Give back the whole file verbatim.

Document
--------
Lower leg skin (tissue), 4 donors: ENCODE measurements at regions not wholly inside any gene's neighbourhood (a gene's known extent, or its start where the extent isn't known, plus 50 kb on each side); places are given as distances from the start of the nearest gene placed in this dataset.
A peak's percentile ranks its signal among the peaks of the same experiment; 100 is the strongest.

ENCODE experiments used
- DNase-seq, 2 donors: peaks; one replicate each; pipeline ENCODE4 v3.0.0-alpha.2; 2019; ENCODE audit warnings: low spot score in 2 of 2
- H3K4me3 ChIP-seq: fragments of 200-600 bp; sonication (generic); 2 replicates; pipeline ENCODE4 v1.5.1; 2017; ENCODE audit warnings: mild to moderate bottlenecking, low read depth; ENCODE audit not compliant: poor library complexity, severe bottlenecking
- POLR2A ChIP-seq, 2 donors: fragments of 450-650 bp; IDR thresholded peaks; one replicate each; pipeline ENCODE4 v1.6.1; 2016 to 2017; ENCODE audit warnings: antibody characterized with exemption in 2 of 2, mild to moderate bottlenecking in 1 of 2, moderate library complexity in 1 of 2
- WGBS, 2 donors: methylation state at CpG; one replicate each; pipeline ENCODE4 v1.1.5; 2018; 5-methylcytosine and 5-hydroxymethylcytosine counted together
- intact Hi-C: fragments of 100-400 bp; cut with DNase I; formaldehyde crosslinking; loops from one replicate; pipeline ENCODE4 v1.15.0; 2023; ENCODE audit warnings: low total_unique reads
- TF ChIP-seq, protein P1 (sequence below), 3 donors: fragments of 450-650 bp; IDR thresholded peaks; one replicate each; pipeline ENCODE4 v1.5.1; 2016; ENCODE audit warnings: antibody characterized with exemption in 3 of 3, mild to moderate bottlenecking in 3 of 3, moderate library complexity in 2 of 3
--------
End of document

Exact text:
Lower leg skin (tissue), 4 donors: ENCODE measurements at regions not wholly inside any gene's neighbourhood (a gene's known extent, or its start where the extent isn't known, plus 50 kb on each side); places are given as distances from the start of the nearest gene placed in this dataset.
A peak's percentile ranks its signal among the peaks of the same experiment; 100 is the strongest.

ENCODE experiments used
- DNase-seq, 2 donors: peaks; one replicate each; pipeline ENCODE4 v3.0.0-alpha.2; 2019; ENCODE audit warnings: low spot score in 2 of 2
- H3K4me3 ChIP-seq: fragments of 200-600 bp; sonication (generic); 2 replicates; pipeline ENCODE4 v1.5.1; 2017; ENCODE audit warnings: mild to moderate bottlenecking, low read depth; ENCODE audit not compliant: poor library complexity, severe bottlenecking
- POLR2A ChIP-seq, 2 donors: fragments of 450-650 bp; IDR thresholded peaks; one replicate each; pipeline ENCODE4 v1.6.1; 2016 to 2017; ENCODE audit warnings: antibody characterized with exemption in 2 of 2, mild to moderate bottlenecking in 1 of 2, moderate library complexity in 1 of 2
- WGBS, 2 donors: methylation state at CpG; one replicate each; pipeline ENCODE4 v1.1.5; 2018; 5-methylcytosine and 5-hydroxymethylcytosine counted together
- intact Hi-C: fragments of 100-400 bp; cut with DNase I; formaldehyde crosslinking; loops from one replicate; pipeline ENCODE4 v1.15.0; 2023; ENCODE audit warnings: low total_unique reads
- TF ChIP-seq, protein P1 (sequence below), 3 donors: fragments of 450-650 bp; IDR thresholded peaks; one replicate each; pipeline ENCODE4 v1.5.1; 2016; ENCODE audit warnings: antibody characterized with exemption in 3 of 3, mild to moderate bottlenecking in 3 of 3, moderate library complexity in 2 of 3